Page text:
Taha Industries Ltd.
will soon install a hydraulic bearing removal system to cut the weight of its ships at a shipyard in Kerala.
The Indian shipbuilding industry is facing a big challenge to keep up with global trends in the manufacturing of small, light-water craft that can navigate the turbulent seas of the Indian Ocean.
The new system, designed by Taha and designed to be compatible with a wide range of ships and vessels, is part of the company’s ambitious plans to cut down on shipping costs and improve competitiveness in the industry.
The move will help reduce the costs of the new Taha vessels, which are already under construction, the company said.
“This will help our competitors to compete more effectively,” said Gautam Khatri, vice president of the shipbuilding division at Taha.
“We are taking this step to reduce our costs.”
The move comes at a time when India’s ships are being upgraded by an international consortium of shipyards including Tata and Hindustan Shipbuilding Corp.
Taweja, which has built more than 1,500 of the smaller and lighter vessels, has also started work on the next generation of the Taha ships, which could be in service by 2021 or 2022.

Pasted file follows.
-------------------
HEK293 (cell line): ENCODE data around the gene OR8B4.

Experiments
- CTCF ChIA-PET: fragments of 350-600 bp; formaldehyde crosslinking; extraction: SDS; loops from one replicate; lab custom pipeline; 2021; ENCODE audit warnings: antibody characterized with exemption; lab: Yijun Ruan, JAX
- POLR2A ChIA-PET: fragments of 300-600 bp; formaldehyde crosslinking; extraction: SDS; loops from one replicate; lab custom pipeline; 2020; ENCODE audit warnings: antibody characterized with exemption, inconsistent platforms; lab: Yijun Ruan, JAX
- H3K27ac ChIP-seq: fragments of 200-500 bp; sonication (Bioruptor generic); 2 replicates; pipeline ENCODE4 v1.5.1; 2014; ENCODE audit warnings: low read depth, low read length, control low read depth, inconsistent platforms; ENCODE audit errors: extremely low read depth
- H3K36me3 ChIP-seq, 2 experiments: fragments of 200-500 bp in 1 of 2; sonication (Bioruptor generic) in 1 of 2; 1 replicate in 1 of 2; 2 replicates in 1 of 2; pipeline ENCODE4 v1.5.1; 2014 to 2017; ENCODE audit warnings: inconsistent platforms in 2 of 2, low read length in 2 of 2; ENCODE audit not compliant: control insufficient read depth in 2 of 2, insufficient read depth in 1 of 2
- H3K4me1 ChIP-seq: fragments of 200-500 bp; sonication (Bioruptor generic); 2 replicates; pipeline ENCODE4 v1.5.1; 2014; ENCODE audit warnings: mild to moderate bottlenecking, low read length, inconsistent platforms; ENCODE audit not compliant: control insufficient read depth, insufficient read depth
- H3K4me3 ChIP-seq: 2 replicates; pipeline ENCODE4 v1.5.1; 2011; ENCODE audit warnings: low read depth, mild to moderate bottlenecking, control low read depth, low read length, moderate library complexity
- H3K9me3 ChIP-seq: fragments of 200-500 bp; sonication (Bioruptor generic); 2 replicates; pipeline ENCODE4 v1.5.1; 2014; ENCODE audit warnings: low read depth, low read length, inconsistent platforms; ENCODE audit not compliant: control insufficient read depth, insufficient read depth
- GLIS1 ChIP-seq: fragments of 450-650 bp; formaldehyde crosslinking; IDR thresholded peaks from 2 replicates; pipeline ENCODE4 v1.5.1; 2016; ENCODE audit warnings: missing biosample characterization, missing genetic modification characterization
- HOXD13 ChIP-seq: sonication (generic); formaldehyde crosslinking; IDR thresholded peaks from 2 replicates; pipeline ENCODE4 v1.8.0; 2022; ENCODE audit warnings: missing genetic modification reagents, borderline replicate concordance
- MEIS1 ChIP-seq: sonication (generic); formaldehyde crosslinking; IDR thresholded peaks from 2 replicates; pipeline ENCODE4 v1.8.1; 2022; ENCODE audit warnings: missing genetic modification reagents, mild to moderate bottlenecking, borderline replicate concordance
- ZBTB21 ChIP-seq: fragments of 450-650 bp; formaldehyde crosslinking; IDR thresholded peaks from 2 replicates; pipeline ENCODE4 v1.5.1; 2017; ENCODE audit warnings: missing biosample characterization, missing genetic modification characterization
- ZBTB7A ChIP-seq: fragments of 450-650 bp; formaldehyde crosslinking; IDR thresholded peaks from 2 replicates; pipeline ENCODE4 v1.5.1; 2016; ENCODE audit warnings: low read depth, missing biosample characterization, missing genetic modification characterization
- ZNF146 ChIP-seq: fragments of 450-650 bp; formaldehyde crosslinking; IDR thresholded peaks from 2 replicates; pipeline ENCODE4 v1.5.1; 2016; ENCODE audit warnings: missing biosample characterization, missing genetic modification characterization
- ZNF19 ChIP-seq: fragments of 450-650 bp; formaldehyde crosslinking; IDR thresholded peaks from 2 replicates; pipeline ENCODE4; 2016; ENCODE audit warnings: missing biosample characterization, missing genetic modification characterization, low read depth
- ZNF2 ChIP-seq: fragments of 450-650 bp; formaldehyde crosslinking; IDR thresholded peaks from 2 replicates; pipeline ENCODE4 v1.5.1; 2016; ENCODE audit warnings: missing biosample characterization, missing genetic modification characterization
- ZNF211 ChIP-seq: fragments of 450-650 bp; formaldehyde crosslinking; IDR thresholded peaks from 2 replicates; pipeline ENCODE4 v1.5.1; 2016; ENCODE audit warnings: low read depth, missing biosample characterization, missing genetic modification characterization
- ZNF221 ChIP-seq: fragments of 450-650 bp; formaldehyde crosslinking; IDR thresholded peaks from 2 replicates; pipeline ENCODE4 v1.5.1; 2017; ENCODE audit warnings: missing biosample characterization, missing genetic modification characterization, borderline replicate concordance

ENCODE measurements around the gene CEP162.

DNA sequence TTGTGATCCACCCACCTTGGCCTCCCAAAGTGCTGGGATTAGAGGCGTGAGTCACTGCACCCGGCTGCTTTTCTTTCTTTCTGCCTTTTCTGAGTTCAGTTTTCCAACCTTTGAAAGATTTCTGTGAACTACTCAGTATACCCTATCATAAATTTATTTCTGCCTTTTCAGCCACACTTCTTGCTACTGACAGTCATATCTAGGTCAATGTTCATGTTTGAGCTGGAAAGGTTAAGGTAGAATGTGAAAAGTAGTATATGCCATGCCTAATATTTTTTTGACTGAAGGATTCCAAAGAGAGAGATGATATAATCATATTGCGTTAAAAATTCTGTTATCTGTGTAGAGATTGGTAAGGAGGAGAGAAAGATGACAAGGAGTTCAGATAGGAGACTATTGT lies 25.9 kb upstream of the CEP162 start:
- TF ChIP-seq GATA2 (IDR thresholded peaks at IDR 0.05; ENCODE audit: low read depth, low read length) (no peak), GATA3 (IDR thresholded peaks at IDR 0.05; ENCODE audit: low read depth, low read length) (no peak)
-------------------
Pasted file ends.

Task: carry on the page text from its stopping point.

Taha will build a new ship, called the Tila, which will be the world’s first small, medium and light vessel that is designed to carry around 250 passengers and 10 tonnes of cargo.
The company is planning to expand the Talaas capacity to 1,000 passengers and 2,000 tonnes of freight by 2022.
Taha’s latest vessels, the Taka, a smaller, light vessel, is also under construction.
The company has been in the business of building the smaller vessels since the 1970s.
Toda, which built ships for other ships including the Indian warship INS Sindhurakshak, has signed a deal with Taha for production of a large fleet of small vessels, and plans to begin construction of a new fleet of the larger Toda.